The Shooters, Fishers and Farmers party hold the balance of power in the Upper House and have the power to make things happen. The people of Orange changed the way they voted at the last election and made Phil Donato from the SFF their representative and now they have dramatically more funding for their electorate.
By voting differently at the next election we can do the same for this electorate. I was the only candidate to stand beside the workers of Drayton South, because with me Watt You See is Watt You Get. I won’t be directing preferences to anyone. So, when you vote for me, on March 23 you can just Vote 1 and You’re Done.
Like most people who grew up in the coalfields, many of my relatives worked in the coal industry. My husband Josh is an operator at Rix’s Creek and is the current Lodge Secretary. My dad was a fitter at Bulga for 27 years and he was Lodge Secretary for a period also. It was Dad’s belief in fairness and fighting for the miners that inspired me to join the Labor Party at age 19.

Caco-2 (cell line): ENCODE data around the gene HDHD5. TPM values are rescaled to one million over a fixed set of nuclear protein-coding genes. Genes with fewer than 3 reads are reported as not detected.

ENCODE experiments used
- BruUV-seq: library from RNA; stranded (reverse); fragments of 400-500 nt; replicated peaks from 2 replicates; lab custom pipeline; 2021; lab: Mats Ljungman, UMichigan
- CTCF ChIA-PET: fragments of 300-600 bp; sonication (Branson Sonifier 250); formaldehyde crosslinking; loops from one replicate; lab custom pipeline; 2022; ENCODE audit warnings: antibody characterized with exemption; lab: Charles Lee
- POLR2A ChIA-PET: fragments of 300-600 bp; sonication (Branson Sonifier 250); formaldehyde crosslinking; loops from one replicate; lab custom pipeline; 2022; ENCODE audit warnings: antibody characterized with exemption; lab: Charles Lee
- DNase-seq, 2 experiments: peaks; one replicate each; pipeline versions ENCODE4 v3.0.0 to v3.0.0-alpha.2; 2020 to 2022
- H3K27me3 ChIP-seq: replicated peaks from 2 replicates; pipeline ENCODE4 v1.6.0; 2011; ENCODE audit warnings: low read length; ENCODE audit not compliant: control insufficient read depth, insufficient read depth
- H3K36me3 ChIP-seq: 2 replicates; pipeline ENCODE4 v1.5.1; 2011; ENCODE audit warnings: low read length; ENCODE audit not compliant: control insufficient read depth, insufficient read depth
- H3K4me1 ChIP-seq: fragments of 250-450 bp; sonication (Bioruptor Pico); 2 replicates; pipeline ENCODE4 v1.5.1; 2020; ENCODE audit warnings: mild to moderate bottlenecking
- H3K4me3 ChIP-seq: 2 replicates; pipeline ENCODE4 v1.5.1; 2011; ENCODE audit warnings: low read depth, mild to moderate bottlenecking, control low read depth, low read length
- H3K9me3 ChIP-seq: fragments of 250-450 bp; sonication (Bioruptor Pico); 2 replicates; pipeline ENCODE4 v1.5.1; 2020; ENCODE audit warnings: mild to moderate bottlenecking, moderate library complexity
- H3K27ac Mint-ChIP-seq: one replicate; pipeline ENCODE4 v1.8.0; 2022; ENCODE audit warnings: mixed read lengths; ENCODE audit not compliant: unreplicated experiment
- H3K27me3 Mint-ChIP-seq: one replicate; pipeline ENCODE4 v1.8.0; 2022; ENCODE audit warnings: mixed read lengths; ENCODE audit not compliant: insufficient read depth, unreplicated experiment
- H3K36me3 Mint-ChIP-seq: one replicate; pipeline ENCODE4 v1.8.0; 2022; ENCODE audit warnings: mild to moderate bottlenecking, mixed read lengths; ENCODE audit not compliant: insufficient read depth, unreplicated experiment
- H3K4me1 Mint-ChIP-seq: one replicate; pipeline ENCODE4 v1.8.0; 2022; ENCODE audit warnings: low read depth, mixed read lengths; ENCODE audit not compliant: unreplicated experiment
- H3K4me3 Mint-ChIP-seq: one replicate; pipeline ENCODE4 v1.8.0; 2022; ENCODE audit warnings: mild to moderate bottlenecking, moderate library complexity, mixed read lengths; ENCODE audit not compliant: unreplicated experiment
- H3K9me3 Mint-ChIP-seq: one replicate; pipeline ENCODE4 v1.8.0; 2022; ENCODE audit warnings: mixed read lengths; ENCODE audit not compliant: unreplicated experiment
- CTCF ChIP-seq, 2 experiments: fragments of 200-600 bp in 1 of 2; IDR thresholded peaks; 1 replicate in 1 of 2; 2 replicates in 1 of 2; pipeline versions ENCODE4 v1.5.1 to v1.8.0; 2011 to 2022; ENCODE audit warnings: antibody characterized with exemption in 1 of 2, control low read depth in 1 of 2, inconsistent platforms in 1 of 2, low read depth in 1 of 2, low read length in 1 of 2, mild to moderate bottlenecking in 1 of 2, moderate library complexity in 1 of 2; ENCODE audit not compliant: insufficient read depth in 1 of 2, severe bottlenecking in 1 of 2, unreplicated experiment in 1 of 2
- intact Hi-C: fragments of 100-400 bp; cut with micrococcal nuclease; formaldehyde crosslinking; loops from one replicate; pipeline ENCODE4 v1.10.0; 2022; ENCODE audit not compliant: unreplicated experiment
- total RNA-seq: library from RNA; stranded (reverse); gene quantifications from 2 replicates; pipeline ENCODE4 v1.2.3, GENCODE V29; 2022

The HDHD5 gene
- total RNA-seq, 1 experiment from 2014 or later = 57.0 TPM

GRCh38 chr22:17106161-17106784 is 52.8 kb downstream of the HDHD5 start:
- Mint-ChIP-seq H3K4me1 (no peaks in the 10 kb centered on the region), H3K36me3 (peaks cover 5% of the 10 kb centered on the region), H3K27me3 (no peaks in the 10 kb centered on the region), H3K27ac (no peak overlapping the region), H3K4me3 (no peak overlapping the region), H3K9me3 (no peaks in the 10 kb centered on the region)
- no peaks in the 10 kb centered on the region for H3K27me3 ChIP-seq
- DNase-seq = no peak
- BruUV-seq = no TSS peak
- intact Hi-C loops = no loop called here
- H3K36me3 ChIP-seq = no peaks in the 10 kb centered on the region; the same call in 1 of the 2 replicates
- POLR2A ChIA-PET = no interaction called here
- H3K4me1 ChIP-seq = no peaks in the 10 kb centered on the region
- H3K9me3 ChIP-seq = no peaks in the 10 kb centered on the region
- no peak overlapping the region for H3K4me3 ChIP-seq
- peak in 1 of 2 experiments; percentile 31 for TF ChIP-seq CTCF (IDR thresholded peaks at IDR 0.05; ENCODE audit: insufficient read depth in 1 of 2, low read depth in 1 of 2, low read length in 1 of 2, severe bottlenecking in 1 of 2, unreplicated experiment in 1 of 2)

I’m just old enough to remember the days of regular strike action, but more importantly I remember the impact it had on my family and mining communities. This instilled in me the importance of ensuring workers and their families were treated with respect, with decent pay and conditions entrenched in the industry.
That respect and decency is being eaten away, driven by a push for an increasingly casualised, insecure workforce, who are often paid less than their permanent counterparts doing the same job. This places pressure on families, workers and workplace safety procedures, putting lives at risk.
The region contributes millions to the State’s economy, propping up Government budgets, yet it is represented by a complacent State Member, and I believe, taken for granted.
As a young, working mum I believe I can provide a new approach to politics and a new, dynamic way forward for Upper Hunter.
Q & A: